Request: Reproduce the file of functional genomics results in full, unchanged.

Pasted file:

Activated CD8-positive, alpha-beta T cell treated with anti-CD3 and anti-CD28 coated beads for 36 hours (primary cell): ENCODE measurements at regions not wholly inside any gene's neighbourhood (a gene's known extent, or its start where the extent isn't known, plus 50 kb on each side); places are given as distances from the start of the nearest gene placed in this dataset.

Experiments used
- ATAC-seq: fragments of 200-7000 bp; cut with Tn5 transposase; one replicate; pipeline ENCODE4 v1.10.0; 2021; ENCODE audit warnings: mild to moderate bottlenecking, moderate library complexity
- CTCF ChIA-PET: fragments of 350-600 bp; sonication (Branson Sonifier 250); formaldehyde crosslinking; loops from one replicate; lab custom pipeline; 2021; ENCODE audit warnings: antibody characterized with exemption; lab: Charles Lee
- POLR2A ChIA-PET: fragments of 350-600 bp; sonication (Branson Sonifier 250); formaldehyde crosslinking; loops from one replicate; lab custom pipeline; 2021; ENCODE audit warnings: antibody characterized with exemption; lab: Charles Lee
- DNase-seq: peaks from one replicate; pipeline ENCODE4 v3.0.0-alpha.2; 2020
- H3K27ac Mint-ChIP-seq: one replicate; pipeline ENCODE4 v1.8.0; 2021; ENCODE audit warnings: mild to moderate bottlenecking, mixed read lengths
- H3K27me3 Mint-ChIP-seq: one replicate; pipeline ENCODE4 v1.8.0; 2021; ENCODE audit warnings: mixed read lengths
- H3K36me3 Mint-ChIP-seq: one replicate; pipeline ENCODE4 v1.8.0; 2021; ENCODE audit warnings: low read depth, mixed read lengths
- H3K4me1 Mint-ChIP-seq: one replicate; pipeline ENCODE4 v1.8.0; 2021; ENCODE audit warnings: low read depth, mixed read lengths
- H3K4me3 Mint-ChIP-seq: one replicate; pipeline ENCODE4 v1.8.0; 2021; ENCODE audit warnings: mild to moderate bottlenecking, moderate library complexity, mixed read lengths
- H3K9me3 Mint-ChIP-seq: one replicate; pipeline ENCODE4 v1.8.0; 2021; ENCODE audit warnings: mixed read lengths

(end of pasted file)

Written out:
Activated CD8-positive, alpha-beta T cell treated with anti-CD3 and anti-CD28 coated beads for 36 hours (primary cell): ENCODE measurements at regions not wholly inside any gene's neighbourhood (a gene's known extent, or its start where the extent isn't known, plus 50 kb on each side); places are given as distances from the start of the nearest gene placed in this dataset.

Experiments used
- ATAC-seq: fragments of 200-7000 bp; cut with Tn5 transposase; one replicate; pipeline ENCODE4 v1.10.0; 2021; ENCODE audit warnings: mild to moderate bottlenecking, moderate library complexity
- CTCF ChIA-PET: fragments of 350-600 bp; sonication (Branson Sonifier 250); formaldehyde crosslinking; loops from one replicate; lab custom pipeline; 2021; ENCODE audit warnings: antibody characterized with exemption; lab: Charles Lee
- POLR2A ChIA-PET: fragments of 350-600 bp; sonication (Branson Sonifier 250); formaldehyde crosslinking; loops from one replicate; lab custom pipeline; 2021; ENCODE audit warnings: antibody characterized with exemption; lab: Charles Lee
- DNase-seq: peaks from one replicate; pipeline ENCODE4 v3.0.0-alpha.2; 2020
- H3K27ac Mint-ChIP-seq: one replicate; pipeline ENCODE4 v1.8.0; 2021; ENCODE audit warnings: mild to moderate bottlenecking, mixed read lengths
- H3K27me3 Mint-ChIP-seq: one replicate; pipeline ENCODE4 v1.8.0; 2021; ENCODE audit warnings: mixed read lengths
- H3K36me3 Mint-ChIP-seq: one replicate; pipeline ENCODE4 v1.8.0; 2021; ENCODE audit warnings: low read depth, mixed read lengths
- H3K4me1 Mint-ChIP-seq: one replicate; pipeline ENCODE4 v1.8.0; 2021; ENCODE audit warnings: low read depth, mixed read lengths
- H3K4me3 Mint-ChIP-seq: one replicate; pipeline ENCODE4 v1.8.0; 2021; ENCODE audit warnings: mild to moderate bottlenecking, moderate library complexity, mixed read lengths
- H3K9me3 Mint-ChIP-seq: one replicate; pipeline ENCODE4 v1.8.0; 2021; ENCODE audit warnings: mixed read lengths